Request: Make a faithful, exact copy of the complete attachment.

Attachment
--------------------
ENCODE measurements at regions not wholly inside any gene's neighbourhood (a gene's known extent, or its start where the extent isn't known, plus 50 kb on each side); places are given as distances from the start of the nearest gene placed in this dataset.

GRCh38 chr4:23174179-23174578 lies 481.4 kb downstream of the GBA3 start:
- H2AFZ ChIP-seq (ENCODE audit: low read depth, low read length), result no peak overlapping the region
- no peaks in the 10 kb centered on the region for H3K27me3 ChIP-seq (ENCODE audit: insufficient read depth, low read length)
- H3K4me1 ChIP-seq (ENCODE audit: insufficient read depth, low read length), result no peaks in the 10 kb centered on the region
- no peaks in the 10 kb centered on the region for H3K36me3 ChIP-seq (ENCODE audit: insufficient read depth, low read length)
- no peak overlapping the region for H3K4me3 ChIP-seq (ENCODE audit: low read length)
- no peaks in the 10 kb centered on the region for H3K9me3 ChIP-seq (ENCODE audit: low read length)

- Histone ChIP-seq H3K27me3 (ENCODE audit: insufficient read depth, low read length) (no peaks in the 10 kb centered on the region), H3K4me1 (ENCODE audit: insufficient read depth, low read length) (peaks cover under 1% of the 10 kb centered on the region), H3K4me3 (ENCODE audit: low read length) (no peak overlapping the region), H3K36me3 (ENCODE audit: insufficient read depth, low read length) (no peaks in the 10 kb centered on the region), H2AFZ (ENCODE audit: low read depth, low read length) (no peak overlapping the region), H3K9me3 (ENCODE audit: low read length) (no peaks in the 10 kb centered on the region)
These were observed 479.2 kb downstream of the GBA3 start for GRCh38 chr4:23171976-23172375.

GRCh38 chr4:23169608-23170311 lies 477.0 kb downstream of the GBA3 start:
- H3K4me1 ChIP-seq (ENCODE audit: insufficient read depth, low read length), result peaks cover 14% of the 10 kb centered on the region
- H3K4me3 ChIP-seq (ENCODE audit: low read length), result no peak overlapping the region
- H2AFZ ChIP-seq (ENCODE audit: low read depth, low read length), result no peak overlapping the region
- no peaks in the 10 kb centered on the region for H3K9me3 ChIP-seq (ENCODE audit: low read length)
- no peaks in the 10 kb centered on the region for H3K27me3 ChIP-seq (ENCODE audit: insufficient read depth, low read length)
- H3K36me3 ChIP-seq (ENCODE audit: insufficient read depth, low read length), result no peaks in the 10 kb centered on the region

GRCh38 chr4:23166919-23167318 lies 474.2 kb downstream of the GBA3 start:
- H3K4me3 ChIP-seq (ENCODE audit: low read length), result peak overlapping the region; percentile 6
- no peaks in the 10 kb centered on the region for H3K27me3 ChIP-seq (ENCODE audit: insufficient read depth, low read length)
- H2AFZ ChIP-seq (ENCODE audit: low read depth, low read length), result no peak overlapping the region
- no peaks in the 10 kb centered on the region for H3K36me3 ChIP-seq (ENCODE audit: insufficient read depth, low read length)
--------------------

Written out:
ENCODE measurements at regions not wholly inside any gene's neighbourhood (a gene's known extent, or its start where the extent isn't known, plus 50 kb on each side); places are given as distances from the start of the nearest gene placed in this dataset.

GRCh38 chr4:23174179-23174578 lies 481.4 kb downstream of the GBA3 start:
- H2AFZ ChIP-seq (ENCODE audit: low read depth, low read length), result no peak overlapping the region
- no peaks in the 10 kb centered on the region for H3K27me3 ChIP-seq (ENCODE audit: insufficient read depth, low read length)
- H3K4me1 ChIP-seq (ENCODE audit: insufficient read depth, low read length), result no peaks in the 10 kb centered on the region
- no peaks in the 10 kb centered on the region for H3K36me3 ChIP-seq (ENCODE audit: insufficient read depth, low read length)
- no peak overlapping the region for H3K4me3 ChIP-seq (ENCODE audit: low read length)
- no peaks in the 10 kb centered on the region for H3K9me3 ChIP-seq (ENCODE audit: low read length)

- Histone ChIP-seq H3K27me3 (ENCODE audit: insufficient read depth, low read length) (no peaks in the 10 kb centered on the region), H3K4me1 (ENCODE audit: insufficient read depth, low read length) (peaks cover under 1% of the 10 kb centered on the region), H3K4me3 (ENCODE audit: low read length) (no peak overlapping the region), H3K36me3 (ENCODE audit: insufficient read depth, low read length) (no peaks in the 10 kb centered on the region), H2AFZ (ENCODE audit: low read depth, low read length) (no peak overlapping the region), H3K9me3 (ENCODE audit: low read length) (no peaks in the 10 kb centered on the region)
These were observed 479.2 kb downstream of the GBA3 start for GRCh38 chr4:23171976-23172375.

GRCh38 chr4:23169608-23170311 lies 477.0 kb downstream of the GBA3 start:
- H3K4me1 ChIP-seq (ENCODE audit: insufficient read depth, low read length), result peaks cover 14% of the 10 kb centered on the region
- H3K4me3 ChIP-seq (ENCODE audit: low read length), result no peak overlapping the region
- H2AFZ ChIP-seq (ENCODE audit: low read depth, low read length), result no peak overlapping the region
- no peaks in the 10 kb centered on the region for H3K9me3 ChIP-seq (ENCODE audit: low read length)
- no peaks in the 10 kb centered on the region for H3K27me3 ChIP-seq (ENCODE audit: insufficient read depth, low read length)
- H3K36me3 ChIP-seq (ENCODE audit: insufficient read depth, low read length), result no peaks in the 10 kb centered on the region

GRCh38 chr4:23166919-23167318 lies 474.2 kb downstream of the GBA3 start:
- H3K4me3 ChIP-seq (ENCODE audit: low read length), result peak overlapping the region; percentile 6
- no peaks in the 10 kb centered on the region for H3K27me3 ChIP-seq (ENCODE audit: insufficient read depth, low read length)
- H2AFZ ChIP-seq (ENCODE audit: low read depth, low read length), result no peak overlapping the region
- no peaks in the 10 kb centered on the region for H3K36me3 ChIP-seq (ENCODE audit: insufficient read depth, low read length)